Retiring Takes Practice

Retiring takes practice, like a great many skills. I know it’s puzzling to think of retiring as a skill. Skill building feels awkward at first and with time, managing the transition slowly feels more natural. At least that’s what I hope about this retirement thing.

I remember way back in the day of the dinosaurs when I was working for consulting engineers. It was my first real job. I had to learn many new skills in my role as a land surveyor assistant. I started out mainly as a rear chain man and a rod man. These are special tools to measure distance and elevation.

Throwing a chain is a term for wrapping a 100-foot chain. This skill is almost impossible to describe just by writing about it. I could find only one fairly straightforward video about it which shows the proper technique.

Throwing a chain

The last part of it, which is collapsing the figure 8 shape of the chain into a circle is done almost by feel and was easier when I didn’t think about it. Overthinking a technique or skill can get in the way of just doing it.

I did those kinds of things every day for years. I gradually learned other skills until I felt like I fit in with land surveyors. I got a lot of satisfaction out of this kind of work when I was a young man.

But when it was time to move on to college, I found it difficult to adjust initially. I was used to doing work with my hands more than my head. It felt awkward to be in a class with a lot of students who were much younger than I was.

I made the transition and moved on eventually to medical school. That was another difficult transition in which I needed to develop new skill sets. It felt so unnatural that I thought of going back to working for consulting engineers.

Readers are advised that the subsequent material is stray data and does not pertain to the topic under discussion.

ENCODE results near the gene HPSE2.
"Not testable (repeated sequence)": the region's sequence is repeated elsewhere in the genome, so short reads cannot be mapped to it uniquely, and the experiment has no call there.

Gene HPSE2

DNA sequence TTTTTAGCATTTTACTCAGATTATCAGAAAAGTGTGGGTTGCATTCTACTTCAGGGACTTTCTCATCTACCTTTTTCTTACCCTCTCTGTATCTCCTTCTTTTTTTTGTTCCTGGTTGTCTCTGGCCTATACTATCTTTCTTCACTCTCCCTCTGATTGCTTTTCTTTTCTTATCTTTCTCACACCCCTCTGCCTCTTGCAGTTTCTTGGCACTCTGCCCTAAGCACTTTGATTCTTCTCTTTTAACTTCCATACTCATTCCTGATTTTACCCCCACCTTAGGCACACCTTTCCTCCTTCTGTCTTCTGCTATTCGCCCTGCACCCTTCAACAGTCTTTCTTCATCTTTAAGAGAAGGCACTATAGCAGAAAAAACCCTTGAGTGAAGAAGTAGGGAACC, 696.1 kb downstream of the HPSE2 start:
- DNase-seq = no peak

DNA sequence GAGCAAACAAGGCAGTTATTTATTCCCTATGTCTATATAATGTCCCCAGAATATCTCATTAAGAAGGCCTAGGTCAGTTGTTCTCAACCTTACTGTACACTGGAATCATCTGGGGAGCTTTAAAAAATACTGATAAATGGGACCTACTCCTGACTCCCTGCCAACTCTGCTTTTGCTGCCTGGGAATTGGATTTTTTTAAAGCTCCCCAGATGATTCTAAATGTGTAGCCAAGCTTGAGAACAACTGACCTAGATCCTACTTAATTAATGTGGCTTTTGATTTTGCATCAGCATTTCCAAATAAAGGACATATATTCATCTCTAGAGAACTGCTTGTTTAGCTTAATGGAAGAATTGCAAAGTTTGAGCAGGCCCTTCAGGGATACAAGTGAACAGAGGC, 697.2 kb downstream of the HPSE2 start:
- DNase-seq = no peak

But I hung in there and finally settled on being a consultation-liaison psychiatrist. I’ve gone from a consulting engineer world to a consulting psychiatrist world. They both involve consulting. The WHKS company I used to work for has a vision, purpose, and values that are arguably similar to consultation psychiatry in some ways.

I try to listen carefully to my patients and help them shape a better understanding of themselves and their relationships.

I try to provide consultation that ultimately benefits patients, sustains a healthy interpersonal environment for them and clarifies their values, the things that mean the most to them.

I value listening; communicating; being of service to both patients and their physicians, nurses, and other health care professionals; being practical (I used to write the blog The Practical C-L Psychiatrist after all); and I like to think I’m sometimes innovative in my approach to psychiatric assessment, patient care, and teaching the next generation of doctors.

I’ve been a physician for over 26 years counting residency. And of course I spent 4 years in medical school. Retirement is a little jarring and doesn’t yet feel completely natural, frankly. I keep waiting for the chain to just fall into place.

I’m probably overthinking it.

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